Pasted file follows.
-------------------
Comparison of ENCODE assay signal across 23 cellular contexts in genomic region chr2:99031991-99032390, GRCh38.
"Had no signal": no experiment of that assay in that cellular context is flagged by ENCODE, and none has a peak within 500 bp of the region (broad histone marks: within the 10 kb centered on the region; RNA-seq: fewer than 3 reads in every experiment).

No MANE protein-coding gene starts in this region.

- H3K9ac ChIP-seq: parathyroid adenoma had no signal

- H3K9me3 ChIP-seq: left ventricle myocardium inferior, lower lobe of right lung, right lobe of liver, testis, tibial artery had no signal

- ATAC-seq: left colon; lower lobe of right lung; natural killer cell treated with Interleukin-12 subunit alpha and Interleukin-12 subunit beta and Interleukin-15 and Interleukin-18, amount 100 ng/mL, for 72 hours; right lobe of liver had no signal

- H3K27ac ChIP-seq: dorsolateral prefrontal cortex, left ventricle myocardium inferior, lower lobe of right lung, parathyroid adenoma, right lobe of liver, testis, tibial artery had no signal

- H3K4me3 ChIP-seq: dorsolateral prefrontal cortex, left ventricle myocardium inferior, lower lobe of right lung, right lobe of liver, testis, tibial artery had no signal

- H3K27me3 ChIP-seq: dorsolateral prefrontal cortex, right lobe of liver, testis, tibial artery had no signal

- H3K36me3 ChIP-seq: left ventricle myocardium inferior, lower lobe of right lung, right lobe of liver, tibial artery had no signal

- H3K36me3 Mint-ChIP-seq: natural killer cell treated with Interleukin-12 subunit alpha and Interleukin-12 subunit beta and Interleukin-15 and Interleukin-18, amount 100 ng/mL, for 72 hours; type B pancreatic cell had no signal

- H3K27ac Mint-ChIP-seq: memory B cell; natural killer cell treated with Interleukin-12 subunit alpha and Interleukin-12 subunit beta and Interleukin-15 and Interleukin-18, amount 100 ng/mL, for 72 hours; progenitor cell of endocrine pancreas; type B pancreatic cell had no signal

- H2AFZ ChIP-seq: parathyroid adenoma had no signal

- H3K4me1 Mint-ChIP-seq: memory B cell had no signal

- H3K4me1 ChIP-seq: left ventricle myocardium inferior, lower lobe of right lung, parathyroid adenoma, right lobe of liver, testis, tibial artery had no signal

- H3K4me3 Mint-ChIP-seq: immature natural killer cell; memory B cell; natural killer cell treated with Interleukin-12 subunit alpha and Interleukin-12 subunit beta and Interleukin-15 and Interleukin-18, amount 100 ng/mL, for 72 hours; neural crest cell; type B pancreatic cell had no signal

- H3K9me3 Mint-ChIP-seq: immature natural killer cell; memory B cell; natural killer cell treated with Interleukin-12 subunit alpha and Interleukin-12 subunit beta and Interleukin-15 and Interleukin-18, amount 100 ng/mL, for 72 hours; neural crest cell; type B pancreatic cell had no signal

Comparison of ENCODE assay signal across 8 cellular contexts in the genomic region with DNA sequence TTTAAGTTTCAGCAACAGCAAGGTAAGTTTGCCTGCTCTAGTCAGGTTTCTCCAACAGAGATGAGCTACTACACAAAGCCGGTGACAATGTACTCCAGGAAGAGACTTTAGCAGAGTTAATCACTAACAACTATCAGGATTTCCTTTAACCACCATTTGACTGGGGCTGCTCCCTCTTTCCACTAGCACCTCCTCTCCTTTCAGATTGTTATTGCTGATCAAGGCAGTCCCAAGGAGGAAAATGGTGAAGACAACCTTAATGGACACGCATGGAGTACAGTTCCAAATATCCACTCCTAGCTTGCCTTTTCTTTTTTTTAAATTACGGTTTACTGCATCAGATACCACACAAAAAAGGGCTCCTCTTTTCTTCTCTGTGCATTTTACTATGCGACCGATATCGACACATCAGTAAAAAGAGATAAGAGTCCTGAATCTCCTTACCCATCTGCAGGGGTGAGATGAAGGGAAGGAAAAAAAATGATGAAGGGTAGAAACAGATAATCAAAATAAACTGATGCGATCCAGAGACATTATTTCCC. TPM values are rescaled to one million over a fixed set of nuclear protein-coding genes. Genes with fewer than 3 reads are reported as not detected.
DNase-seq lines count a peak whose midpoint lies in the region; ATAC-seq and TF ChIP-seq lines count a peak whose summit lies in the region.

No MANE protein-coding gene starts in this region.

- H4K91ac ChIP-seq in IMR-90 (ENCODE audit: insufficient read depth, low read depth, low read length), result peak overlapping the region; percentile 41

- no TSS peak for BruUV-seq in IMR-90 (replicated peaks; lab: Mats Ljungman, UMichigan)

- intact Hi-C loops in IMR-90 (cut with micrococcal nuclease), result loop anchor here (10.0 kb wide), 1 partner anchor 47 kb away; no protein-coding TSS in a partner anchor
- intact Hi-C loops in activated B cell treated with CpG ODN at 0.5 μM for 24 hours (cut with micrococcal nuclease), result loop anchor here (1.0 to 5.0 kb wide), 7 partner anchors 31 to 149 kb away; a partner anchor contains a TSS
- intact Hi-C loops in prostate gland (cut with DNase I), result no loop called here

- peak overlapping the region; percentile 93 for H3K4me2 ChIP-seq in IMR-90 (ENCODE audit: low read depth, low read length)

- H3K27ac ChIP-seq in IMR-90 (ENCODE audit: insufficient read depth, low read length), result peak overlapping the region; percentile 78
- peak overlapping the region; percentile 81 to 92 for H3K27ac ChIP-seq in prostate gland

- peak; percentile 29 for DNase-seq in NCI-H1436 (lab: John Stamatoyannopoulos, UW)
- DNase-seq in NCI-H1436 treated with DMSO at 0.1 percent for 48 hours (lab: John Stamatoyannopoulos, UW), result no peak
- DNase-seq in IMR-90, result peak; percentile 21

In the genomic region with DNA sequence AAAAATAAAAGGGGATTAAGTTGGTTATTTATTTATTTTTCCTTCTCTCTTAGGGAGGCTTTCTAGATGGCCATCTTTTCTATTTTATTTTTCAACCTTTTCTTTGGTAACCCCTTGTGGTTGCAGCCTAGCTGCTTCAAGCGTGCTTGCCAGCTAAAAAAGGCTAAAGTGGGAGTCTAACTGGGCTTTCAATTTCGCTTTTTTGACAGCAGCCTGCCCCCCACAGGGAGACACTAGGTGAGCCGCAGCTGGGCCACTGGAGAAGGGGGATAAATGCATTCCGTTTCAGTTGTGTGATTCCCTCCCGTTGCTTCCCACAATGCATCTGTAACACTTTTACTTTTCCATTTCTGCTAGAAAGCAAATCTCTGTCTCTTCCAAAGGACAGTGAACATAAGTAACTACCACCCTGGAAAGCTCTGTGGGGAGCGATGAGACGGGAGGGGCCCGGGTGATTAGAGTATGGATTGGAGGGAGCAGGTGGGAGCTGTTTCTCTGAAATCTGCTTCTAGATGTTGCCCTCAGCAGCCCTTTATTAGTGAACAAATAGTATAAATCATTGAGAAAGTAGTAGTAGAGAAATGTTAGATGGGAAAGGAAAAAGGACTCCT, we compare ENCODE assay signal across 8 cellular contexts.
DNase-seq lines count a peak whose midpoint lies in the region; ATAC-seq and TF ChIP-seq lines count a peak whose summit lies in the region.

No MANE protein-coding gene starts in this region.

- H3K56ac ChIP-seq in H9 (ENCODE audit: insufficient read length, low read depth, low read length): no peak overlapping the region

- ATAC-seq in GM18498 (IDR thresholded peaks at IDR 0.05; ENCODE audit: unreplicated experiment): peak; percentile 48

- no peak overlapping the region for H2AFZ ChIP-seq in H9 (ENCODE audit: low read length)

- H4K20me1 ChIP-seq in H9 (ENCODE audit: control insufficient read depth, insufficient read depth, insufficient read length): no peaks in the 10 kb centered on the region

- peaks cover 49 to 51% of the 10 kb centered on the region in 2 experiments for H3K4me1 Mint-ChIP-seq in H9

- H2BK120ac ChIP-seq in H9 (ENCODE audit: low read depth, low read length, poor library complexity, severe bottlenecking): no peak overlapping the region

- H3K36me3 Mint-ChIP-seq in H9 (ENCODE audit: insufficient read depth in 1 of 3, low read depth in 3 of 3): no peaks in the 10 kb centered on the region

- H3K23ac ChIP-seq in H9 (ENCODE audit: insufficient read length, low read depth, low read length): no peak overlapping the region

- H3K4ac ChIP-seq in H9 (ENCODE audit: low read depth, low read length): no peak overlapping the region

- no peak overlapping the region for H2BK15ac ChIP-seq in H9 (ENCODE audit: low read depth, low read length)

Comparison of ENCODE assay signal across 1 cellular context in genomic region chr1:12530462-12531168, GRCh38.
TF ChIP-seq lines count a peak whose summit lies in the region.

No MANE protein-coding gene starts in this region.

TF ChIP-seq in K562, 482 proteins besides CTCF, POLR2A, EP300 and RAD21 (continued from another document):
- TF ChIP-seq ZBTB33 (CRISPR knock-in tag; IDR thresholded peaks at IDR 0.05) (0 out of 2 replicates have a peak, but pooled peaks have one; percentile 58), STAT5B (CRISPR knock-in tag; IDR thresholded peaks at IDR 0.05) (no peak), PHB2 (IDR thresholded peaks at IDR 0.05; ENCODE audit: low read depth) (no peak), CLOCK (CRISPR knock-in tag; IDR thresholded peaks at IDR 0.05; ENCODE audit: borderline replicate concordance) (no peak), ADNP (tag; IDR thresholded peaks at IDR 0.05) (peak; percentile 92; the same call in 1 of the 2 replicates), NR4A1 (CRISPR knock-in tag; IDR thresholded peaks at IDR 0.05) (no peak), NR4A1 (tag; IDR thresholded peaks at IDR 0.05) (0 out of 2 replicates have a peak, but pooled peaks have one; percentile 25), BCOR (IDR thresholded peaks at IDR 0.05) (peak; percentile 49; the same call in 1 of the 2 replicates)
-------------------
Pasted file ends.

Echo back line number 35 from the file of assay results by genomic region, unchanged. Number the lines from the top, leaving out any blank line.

- H3K56ac ChIP-seq in H9 (ENCODE audit: insufficient read length, low read depth, low read length): no peak overlapping the region